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Voters overwhelmingly oppose sexually explicit books in public school libraries, poll finds
Photo by Jahi Chikwendiu/The Washington Post via Getty Images

Voters overwhelmingly oppose sexually explicit books in public school libraries, poll finds

A new poll found that an overwhelming majority of voters are opposed to sexually explicit books in the libraries of public schools.

The online and phone survey from Rasmussen Reports and the Capitol Resource Institute found that 89% of likely voters said that schools should fully inform parents about what their children are being taught in the classroom.

When asked specifically if they were opposed to sexually explicit books at public school libraries, 85% were opposed to them in elementary schools, 79% are opposed to them in middle school, and 69% were opposed to them in high schools.

Parents across the country have demanded that public school libraries stop providing books with sexually explicit content to children. Some states, like Florida, have passed "parental rights" laws in order to ensure their rights as parents are defended.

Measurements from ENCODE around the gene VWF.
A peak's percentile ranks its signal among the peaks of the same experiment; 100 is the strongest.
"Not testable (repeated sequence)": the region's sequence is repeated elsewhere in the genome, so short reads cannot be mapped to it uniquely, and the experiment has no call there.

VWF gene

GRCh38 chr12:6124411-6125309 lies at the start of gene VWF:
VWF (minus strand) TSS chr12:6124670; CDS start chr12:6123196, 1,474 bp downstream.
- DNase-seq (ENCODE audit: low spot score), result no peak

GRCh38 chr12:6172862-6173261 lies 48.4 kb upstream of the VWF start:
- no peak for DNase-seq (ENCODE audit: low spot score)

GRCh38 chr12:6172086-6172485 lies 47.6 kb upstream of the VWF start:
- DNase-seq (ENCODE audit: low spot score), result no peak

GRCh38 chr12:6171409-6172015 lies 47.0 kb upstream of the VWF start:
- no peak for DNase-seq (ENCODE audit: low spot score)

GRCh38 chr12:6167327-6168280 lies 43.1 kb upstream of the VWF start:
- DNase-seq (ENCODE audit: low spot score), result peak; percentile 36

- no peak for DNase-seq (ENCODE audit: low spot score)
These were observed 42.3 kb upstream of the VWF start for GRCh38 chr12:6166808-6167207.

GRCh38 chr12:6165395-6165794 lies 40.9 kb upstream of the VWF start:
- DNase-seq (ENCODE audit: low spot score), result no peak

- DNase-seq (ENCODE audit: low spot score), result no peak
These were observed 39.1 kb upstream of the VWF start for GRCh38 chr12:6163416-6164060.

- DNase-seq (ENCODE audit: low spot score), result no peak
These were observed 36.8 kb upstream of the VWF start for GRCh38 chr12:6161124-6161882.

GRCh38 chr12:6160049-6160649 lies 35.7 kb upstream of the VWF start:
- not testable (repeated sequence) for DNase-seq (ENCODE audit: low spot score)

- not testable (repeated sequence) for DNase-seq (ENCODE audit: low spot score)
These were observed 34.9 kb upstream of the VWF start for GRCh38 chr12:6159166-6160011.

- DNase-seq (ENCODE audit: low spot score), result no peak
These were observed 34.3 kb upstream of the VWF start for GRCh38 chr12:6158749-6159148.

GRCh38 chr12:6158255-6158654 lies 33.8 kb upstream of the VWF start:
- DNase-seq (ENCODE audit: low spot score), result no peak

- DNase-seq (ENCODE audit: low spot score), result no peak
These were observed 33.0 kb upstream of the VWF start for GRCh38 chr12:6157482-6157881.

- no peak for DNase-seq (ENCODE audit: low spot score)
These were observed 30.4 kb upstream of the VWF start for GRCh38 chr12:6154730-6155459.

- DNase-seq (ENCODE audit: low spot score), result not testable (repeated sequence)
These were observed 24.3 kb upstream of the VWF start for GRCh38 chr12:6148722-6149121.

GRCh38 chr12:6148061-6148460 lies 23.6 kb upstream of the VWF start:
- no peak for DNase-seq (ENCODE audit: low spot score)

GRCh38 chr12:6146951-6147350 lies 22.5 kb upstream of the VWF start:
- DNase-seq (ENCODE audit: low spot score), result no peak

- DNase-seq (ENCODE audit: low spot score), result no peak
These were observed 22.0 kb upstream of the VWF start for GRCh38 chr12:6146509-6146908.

LGBTQ advocates argue that some of these books are necessary in order to teach children to accept their sexual preferences and possible confusion about their gender.

“There is no such thing as ‘age-appropriate’ for obscenity and pornography in public school libraries," said Capital Resource Institute president Karen England. “If the public knew how many books containing explicit sexual depictions of sex acts where in their public school libraries they would be pulling their children out of school immediately.”

Despite the overwhelming opposition to such books by likely voters, Democrats appear to have taken up the unpopular side of the issue. First lady Jill Biden said in September that she was opposed to all bans.

"All books should be in the library. All books. This is America. We don't ban books," Biden said.

In one example from the Lake Travis Independent School District in Austin, Texas, a mother excoriated the school board for allowing a young adult book that had explicit passages about anal sex in the middle school library.

"I do not want my children to learn about anal sex in middle school!" she yelled. "I don't want my kids having anal sex! I want you to start focusing on education and not public health!"

That book was taken off the shelves after that incident.

Here's more about the controversial issue:

Spotsylvania County pulling library books with 'sexually explicit content' from schools | FOX 5 DCwww.youtube.com

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